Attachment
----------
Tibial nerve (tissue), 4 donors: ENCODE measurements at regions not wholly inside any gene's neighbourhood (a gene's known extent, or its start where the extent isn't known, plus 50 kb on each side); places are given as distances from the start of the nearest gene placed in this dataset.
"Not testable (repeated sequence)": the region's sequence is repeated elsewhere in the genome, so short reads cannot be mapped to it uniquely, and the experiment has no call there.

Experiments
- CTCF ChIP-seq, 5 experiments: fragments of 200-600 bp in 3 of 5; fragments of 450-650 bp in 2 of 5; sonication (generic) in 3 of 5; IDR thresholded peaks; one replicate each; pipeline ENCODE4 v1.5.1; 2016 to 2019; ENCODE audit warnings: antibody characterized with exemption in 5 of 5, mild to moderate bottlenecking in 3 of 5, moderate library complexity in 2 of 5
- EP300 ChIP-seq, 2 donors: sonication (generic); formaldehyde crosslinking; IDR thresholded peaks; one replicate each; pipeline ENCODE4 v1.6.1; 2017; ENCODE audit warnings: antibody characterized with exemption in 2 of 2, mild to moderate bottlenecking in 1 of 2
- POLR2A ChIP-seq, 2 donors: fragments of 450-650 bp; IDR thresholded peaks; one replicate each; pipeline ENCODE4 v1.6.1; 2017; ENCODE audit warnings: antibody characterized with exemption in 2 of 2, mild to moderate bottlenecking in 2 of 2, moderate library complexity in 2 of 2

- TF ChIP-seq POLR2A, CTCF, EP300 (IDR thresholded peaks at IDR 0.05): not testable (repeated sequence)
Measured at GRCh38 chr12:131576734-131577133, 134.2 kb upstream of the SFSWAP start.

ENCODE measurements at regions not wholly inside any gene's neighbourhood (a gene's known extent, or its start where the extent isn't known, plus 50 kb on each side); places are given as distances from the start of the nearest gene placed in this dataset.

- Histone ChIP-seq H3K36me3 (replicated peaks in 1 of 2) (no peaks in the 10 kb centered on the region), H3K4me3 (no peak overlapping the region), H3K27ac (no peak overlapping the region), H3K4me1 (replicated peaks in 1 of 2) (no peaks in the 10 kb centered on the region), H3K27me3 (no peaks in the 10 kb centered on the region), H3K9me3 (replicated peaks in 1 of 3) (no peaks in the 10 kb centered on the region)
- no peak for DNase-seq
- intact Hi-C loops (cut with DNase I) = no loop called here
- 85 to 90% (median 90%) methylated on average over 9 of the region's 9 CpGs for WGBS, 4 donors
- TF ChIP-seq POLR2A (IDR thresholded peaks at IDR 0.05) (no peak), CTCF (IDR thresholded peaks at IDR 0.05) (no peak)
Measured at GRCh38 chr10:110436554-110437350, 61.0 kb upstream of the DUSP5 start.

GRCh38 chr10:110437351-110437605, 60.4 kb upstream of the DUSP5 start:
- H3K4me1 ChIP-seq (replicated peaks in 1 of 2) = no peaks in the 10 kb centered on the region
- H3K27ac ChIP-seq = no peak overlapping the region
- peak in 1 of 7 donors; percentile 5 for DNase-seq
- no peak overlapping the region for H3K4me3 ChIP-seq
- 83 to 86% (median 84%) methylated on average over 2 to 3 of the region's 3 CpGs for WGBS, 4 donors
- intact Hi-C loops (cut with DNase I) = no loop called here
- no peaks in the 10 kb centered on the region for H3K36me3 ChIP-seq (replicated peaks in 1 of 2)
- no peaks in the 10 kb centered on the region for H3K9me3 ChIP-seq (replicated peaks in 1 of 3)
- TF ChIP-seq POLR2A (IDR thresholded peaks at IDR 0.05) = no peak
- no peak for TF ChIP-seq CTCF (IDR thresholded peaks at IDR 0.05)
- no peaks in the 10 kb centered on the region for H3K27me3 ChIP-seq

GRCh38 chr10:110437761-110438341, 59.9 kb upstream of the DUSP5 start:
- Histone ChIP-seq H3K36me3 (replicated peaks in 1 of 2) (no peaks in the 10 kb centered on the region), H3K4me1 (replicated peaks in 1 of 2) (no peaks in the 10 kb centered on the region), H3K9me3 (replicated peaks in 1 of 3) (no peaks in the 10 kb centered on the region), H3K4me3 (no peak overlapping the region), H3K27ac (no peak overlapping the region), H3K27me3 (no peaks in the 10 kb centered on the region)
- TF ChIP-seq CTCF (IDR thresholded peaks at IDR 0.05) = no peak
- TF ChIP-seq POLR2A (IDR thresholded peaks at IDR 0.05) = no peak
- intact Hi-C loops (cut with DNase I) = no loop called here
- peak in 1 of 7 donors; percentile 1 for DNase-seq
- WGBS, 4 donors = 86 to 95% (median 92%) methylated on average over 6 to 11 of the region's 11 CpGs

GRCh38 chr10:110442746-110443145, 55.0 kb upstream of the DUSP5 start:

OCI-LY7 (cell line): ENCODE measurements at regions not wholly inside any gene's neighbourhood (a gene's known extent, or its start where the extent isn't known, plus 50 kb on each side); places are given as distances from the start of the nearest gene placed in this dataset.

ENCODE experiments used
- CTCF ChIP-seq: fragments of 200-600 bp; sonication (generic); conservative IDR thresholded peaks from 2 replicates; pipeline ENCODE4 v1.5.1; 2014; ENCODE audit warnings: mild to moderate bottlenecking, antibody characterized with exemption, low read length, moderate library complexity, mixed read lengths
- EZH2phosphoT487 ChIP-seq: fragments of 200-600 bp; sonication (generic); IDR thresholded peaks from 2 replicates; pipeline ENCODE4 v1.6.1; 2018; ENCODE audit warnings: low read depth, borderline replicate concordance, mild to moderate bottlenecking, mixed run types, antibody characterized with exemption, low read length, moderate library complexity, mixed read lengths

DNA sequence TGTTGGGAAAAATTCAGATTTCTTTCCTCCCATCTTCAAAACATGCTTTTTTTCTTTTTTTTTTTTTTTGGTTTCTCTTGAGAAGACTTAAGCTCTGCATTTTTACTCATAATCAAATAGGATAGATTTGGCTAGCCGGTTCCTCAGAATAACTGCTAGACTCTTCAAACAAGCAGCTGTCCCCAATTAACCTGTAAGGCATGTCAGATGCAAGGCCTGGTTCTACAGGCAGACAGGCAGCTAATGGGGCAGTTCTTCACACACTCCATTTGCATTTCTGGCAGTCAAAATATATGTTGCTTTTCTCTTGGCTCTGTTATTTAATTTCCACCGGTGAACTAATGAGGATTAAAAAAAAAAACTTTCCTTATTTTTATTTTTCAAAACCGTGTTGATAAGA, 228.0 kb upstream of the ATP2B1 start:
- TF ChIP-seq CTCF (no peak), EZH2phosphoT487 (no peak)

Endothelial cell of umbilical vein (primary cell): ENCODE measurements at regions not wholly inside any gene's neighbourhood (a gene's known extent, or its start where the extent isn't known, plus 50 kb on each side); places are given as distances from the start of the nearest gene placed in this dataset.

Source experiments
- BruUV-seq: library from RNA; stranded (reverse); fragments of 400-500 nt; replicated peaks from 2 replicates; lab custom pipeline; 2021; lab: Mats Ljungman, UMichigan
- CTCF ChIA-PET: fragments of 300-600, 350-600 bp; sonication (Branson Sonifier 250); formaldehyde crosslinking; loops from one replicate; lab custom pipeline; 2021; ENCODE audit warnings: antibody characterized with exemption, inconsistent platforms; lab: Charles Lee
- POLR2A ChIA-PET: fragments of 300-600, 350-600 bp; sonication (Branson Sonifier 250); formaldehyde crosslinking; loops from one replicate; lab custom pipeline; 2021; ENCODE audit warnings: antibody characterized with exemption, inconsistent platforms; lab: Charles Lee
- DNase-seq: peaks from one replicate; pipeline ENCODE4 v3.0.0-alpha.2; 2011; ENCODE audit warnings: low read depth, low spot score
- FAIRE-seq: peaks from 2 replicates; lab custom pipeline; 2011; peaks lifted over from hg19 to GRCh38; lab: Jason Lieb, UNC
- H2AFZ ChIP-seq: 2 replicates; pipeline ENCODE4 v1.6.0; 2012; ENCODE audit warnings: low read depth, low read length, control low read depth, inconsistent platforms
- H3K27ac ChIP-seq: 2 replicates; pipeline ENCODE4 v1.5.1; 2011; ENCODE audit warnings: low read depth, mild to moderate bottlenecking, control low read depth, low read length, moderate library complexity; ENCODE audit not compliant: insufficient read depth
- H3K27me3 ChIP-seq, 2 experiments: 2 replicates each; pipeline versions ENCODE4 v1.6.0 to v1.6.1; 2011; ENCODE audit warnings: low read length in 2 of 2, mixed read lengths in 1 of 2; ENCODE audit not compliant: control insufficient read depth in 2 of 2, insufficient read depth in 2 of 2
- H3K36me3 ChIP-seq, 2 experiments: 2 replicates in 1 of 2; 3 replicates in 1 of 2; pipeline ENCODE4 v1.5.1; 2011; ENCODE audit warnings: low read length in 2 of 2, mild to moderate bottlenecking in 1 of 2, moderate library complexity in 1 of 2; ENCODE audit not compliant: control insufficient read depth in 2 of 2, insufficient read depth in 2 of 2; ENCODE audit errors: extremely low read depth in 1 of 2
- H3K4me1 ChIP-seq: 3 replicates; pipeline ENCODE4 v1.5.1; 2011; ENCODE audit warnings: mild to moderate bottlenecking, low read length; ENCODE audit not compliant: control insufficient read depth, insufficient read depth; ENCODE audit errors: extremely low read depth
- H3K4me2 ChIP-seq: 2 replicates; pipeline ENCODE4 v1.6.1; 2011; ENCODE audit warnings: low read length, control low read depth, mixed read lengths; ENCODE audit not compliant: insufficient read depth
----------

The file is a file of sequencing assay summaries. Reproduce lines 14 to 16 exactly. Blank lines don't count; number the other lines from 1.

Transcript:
- TF ChIP-seq POLR2A (IDR thresholded peaks at IDR 0.05) (no peak), CTCF (IDR thresholded peaks at IDR 0.05) (no peak)
Measured at GRCh38 chr10:110436554-110437350, 61.0 kb upstream of the DUSP5 start.

GRCh38 chr10:110437351-110437605, 60.4 kb upstream of the DUSP5 start: